The Pineapple Express is a non-technical, shorthand term popular in the news media for a meteorological phenomenon which is characterized by a strong and persistent flow of atmospheric moisture and associated heavy rainfall from the waters adjacent to the Hawaiian Islands and extending to the Pacific coast of North America. The Pineapple Express is driven by a strong, southern branch of the Polar jetstream and is usually marked by the presence of a surface frontal boundary which is typically either slow or stationary, with waves of low pressure traveling along its axis. Each of these low pressure systems brings enhanced rainfall.
The conditions are often created by the Madden-Julian oscillation, an equatorial rainfall pattern which feeds its moisture into this pattern. The combination of moisture laden air, atmospheric dynamics, and orographic enhancement resulting from the passage of this air over the mountain ranges of the West Coast causes some of the most torrential rains to occur in the region. Many Pineapple Express events follow or occur simultaneously with major arctic troughs in the Northwestern United States, often leading to major snowmelt flooding with warm, tropical rains falling on frozen, snow laden ground. Examples of this are the December 1964 Pacific Northwest flood and the Willamette Valley Flood of 1996.
The San Francisco Bay Area is occasionally affected by a Pineapple Express. When it visits, the heavy, persistent rainfall typically causes flooding of local streams as well as urban flooding. In the decades before about 1980, the local term for a Pineapple Express was Hawaiian Storm. During the second week of January, 1952, a series of Hawaiian storms swept into Central California, causing widespread flooding around the Bay Area. The same storms brought a blizzard of heavy, wet snow to the Sierra Nevada Mountains. The greatest flooding in Northern California since the 1800s occurred in 1955 as a result of a series of Hawaiian storms, with the greatest damage in the Sacramento Valley around Yuba City.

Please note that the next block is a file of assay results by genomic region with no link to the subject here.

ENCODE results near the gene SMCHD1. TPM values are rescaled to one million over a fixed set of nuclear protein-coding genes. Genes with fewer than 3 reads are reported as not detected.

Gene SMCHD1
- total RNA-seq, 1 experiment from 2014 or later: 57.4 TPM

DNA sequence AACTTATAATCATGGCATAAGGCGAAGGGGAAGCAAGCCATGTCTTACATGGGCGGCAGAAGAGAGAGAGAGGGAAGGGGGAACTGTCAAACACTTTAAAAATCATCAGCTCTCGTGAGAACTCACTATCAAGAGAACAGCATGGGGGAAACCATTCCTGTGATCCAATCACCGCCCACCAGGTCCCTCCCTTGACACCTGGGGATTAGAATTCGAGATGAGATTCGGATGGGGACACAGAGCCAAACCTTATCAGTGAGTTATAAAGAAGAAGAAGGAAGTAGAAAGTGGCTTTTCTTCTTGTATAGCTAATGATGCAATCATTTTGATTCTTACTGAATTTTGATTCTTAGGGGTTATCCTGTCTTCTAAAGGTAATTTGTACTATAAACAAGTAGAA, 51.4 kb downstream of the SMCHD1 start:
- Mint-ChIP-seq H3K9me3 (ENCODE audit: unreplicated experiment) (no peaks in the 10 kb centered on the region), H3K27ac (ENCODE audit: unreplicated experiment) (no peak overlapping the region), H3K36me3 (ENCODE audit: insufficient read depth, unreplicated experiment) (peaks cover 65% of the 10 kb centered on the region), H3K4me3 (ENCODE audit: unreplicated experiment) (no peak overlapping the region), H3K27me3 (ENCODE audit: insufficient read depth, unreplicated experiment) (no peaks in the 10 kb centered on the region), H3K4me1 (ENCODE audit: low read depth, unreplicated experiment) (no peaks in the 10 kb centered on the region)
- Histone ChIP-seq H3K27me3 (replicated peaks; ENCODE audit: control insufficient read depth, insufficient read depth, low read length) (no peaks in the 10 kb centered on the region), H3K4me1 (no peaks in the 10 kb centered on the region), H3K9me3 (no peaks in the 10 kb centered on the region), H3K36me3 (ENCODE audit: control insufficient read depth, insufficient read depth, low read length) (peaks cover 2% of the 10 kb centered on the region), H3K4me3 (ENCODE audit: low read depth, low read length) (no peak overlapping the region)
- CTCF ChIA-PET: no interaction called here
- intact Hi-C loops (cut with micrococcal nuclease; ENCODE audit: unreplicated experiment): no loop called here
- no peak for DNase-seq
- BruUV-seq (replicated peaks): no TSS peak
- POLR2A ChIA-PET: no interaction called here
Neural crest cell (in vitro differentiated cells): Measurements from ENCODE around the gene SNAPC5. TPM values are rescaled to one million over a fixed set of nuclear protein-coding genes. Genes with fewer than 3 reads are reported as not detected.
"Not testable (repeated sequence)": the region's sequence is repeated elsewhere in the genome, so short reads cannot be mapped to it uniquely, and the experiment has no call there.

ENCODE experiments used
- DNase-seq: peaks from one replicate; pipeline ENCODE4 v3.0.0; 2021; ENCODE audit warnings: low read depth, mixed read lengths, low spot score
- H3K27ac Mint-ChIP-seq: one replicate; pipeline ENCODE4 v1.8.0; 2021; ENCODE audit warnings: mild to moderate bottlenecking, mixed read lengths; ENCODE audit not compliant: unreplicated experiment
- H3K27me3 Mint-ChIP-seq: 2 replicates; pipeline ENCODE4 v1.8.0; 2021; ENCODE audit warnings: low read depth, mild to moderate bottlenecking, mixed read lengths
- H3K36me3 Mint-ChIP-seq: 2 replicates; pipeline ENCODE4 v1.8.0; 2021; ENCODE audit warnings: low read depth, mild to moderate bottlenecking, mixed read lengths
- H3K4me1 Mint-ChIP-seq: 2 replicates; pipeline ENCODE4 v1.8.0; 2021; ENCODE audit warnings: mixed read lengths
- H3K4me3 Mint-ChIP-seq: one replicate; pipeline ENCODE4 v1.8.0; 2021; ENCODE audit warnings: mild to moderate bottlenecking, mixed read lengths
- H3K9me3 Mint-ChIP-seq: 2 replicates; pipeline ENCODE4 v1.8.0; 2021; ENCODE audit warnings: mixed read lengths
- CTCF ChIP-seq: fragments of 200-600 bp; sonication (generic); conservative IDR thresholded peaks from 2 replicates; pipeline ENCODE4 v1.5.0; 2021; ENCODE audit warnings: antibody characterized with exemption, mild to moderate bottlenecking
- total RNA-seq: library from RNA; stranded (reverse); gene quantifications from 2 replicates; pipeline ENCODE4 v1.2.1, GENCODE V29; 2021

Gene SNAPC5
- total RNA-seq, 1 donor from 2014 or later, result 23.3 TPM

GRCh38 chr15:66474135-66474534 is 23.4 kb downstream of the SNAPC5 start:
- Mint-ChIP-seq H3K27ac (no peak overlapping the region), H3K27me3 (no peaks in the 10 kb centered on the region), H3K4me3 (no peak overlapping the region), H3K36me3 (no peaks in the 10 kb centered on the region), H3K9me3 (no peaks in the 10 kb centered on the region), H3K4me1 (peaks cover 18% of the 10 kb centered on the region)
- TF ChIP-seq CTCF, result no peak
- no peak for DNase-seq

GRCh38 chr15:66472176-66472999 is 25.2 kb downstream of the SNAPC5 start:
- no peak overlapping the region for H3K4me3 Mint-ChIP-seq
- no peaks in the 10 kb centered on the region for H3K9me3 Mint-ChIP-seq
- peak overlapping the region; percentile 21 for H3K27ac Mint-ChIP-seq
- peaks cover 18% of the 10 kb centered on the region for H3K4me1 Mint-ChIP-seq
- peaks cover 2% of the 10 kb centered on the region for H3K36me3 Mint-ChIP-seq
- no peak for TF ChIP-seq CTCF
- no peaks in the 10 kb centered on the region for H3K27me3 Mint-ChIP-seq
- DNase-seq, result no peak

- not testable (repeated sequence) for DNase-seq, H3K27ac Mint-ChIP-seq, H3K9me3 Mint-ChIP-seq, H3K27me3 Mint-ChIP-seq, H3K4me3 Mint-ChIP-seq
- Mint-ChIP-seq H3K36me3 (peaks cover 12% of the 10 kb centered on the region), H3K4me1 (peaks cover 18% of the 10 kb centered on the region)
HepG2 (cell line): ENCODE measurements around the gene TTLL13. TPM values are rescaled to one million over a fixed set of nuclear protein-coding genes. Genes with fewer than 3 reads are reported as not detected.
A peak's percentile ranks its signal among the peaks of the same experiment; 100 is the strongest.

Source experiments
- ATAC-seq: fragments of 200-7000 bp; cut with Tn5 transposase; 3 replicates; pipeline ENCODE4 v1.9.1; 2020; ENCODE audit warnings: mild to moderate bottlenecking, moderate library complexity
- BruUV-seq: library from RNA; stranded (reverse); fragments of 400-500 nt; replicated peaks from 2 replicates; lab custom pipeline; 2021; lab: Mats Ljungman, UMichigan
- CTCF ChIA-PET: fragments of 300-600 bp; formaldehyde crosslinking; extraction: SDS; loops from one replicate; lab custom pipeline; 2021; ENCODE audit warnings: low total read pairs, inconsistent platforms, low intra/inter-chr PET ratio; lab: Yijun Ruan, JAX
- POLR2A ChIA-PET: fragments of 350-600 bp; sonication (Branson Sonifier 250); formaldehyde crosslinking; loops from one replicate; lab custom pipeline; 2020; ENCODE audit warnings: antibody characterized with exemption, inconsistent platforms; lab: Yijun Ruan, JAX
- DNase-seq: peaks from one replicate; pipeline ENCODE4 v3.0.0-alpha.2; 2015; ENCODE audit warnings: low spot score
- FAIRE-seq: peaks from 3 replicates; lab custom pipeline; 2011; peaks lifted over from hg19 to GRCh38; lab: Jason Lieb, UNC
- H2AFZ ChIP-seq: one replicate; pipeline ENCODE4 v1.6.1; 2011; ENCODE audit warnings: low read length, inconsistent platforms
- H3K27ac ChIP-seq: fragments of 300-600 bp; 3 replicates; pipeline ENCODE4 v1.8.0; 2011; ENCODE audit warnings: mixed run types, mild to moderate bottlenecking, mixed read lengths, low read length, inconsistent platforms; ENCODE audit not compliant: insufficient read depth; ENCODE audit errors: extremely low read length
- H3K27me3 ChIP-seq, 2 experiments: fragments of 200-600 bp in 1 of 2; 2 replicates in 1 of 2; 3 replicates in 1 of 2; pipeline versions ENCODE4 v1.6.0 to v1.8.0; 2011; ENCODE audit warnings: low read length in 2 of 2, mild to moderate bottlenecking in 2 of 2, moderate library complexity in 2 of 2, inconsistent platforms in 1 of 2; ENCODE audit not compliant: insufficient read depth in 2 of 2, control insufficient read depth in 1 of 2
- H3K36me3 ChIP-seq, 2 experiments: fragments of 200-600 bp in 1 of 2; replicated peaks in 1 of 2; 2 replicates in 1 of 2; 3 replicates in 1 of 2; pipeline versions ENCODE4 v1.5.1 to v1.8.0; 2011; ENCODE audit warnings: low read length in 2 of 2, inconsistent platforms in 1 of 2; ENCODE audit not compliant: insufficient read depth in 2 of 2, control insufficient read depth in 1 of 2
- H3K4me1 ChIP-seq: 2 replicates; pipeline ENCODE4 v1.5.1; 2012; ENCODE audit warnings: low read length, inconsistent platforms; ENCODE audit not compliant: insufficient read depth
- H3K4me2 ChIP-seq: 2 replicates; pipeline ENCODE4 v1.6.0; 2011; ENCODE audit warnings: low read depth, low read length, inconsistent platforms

A Pineapple Express battered Southern California from January 7 through January 11, 2005. This storm was the biggest to hit Southern California since the El Niño of 1998. The storm caused mud slides and flooding, with one desert location just north of Morongo Valley receiving about 9 inches of rain, and some locations on south and southwest facing mountain slopes receiving spectacular totals. San Marcos Pass, in Santa Barbara County, received 24.57 inches, and Opid’s Camp in the San Gabriel Mountains of Los Angeles County was deluged with 31.61 inches of rain in the five day period.
The Puget Sound region from Olympia, Washington to Vancouver, BC received several inches of rain per day in November 2006 from a series of successive Pineapple Express storms that caused massive flooding in all major regional rivers and mudslides which closed the mountain passes. These storms included heavy winds which are not usually associated with the phenomenon. Regional dams opened their spillways to 100% as they had reached full capacity due to rain and snowmelt. Officials referred to the storm system as the worst in a decade on November 8, 2006. Portions of Oregon were also affected, including over 14 inches in one day at Lee’s Camp in the Coast Range.